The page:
Graduate Student Profile - Tom Holmes (Art)
When Tom Holmes arrived as a graduate student in the UCLA Art Department last fall, he quickly became intrigued by the fabricated community that exists among the apprentice artists who share work and living space in the department's Culver City studios
"By the second gathering," he says, "everyone had figured everyone else out. They knew who was girl and who was boy, who was queer and who was not . . . all of this psychic information that people receive almost immediately from any kind of group." To Tom, the sexual dynamics were particularly intriguing.
The outcome of his interest was a complex installation, with 50 photographs of "my orgasmic face" and, above those photos, 50 shots of people in the department "looking bewildered." The work emerged from a "need to make a kind of democratic gesture within this department, which seemed, in my mind, a little unaware of the sexual power they were throwing around."
But if it was a political statement, it had a sense of humor: "I put mustaches on everyone to lighten it up," Tom says. "Luckily, nobody's feelings were hurt. Everybody knew it was all in good fun." And, Tom believes, it eased the tension, particularly among newcomers like himself, who are surrounded by successful, more senior students, as well as "these powerhouse professors who are way too hippie to believe that they're in power."
Raised on a ranch in West Texas, Tom grew up with "every intention of being a preacher" in the Southern Baptist Church. Along the way, he realized that the part of preaching that most interested him was the performance. At the University of Texas at Austin, he met Linda Montano, a performance artist on the faculty. It was a religious as well as a professional experience.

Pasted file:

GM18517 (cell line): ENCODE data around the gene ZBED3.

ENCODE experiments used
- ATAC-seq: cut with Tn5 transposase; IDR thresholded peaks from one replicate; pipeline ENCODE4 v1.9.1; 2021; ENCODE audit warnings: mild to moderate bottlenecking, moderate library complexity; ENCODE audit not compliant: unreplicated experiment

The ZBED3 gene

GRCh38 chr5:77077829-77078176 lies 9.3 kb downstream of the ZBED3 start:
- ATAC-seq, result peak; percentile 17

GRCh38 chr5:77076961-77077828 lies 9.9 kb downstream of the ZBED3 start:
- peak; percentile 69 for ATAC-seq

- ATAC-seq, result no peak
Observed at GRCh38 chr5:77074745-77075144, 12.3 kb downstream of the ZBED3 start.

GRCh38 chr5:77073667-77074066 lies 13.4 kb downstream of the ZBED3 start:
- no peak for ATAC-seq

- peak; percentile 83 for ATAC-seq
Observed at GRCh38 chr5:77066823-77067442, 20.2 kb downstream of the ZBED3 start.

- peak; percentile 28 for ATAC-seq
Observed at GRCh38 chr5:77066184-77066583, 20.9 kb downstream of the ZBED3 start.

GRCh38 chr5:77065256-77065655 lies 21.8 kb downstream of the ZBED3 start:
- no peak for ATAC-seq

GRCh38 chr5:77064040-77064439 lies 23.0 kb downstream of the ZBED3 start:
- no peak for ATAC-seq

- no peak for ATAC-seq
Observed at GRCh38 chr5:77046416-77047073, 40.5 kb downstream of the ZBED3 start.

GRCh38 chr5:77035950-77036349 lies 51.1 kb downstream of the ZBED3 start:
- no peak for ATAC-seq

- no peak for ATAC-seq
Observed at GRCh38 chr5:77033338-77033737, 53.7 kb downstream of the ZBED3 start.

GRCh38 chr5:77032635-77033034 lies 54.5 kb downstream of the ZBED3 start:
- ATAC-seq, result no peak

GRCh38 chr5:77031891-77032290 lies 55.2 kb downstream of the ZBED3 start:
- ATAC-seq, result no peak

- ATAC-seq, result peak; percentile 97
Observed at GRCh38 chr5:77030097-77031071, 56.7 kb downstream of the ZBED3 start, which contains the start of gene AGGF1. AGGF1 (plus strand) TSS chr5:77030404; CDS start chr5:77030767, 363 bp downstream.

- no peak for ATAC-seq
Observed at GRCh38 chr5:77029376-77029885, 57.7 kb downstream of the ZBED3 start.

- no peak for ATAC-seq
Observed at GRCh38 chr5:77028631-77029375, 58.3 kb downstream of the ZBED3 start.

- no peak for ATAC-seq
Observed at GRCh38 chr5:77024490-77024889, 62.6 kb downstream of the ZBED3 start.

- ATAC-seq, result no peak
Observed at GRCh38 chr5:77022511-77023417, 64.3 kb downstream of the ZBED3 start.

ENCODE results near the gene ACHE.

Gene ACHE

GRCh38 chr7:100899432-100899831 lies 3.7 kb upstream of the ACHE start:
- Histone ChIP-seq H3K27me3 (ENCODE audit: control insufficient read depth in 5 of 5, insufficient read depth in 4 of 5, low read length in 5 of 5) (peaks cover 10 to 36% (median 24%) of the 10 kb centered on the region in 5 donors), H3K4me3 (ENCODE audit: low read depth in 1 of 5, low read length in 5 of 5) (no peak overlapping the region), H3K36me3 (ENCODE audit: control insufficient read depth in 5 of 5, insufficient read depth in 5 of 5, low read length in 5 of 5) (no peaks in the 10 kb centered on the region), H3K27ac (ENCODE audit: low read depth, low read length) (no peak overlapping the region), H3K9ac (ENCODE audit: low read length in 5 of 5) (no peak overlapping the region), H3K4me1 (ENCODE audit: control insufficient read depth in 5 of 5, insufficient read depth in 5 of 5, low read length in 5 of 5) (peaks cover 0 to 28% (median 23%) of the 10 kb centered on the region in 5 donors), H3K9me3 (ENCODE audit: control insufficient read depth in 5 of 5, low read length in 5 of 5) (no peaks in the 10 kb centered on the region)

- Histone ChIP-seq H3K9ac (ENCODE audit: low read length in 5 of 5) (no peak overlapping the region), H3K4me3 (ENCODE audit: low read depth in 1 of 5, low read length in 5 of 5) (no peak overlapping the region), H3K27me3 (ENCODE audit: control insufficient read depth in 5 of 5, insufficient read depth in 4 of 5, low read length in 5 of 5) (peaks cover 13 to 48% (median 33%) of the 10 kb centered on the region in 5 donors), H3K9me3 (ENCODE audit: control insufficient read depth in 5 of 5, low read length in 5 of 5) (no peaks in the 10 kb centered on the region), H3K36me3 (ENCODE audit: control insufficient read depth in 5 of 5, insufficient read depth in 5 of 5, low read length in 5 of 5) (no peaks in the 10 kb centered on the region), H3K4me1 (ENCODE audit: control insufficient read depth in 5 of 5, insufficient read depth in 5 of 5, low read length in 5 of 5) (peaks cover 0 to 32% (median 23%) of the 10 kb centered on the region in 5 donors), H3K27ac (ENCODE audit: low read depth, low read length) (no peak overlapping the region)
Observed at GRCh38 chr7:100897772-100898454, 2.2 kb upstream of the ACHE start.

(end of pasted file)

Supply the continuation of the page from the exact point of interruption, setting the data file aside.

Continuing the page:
"She was one of these 'insane' spiritual figures who you come across, who blow you over," Tom says. "She also gave me all the permission I needed: 'You're an artist,' she told me. 'Do what you need.'" By the time he completed three years working with her, he had a substantial body of work to present with his application to UCLA, the only graduate school where he applied.
He was impressed by the quality of UCLA's faculty, particularly artists in his field, such as Paul McCarthy and Chris Burden. Press reports seemed to be saying, come to UCLA and "you can study with a whole art star crowd," he says. "To meet them was a celebrity experience, where you're nervous and in awe." But he soon concluded that "they're just ordinary folks." On the other hand, they're just ordinary folks who "have big old fat careers," presenting their work in art shows all over the world.
Faculty access may be somewhat difficult at times, but because the star faculty attracts talented students, "we teach each other," Tom says. "A lot of my good talk and counsel comes from kids I hang out with at the studio." Students also bring their other interests and experiences to the community. For Tom, that has involved studies of queer theory, a class in the gay and lesbian studies program
His peers seem untainted by some of the press hoopla about the Art Department. "Everyone is here just to buy some time, get some good talk, and make some work," he says.
As he looks to the future, Tom finds himself increasingly drawn to Los Angeles, "a fantastically curious place" with an architecture that provides "some really beautiful things to find and be surprised by." Los Angeles also has a property that's important to a boy raised in West Texas. The city "has some soil, and it has easy access to soil outside the city," Tom says. "Just about every other weekend, I need to be on some dirt or I'll go crazy."
Los Angeles is also "as good as it gets for young people making art," Tom says. Successful shows by fellow students are enjoyed by all, he says. "We all take such pride in their achievements. Hopefully, I can catch up."
Although he says he would enjoy teaching, he believes that such jobs may be in short supply. Like other graduate students, Tom says, he has "a lot of hope about having a big old fat career" himself one day. " I want to pay the rent by selling art. That would be fantastic."
Published in Winter 2000, Graduate Quarterly